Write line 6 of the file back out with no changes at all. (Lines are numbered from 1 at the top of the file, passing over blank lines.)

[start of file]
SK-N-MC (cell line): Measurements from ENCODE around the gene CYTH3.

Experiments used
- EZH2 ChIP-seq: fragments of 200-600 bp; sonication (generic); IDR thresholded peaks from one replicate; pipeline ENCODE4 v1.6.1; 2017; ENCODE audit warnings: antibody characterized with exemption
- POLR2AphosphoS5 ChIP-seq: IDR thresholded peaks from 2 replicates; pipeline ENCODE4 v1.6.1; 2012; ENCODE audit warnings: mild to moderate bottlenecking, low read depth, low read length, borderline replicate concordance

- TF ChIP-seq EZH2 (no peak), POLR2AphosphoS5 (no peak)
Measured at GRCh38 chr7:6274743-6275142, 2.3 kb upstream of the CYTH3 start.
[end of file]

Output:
Measured at GRCh38 chr7:6274743-6275142, 2.3 kb upstream of the CYTH3 start.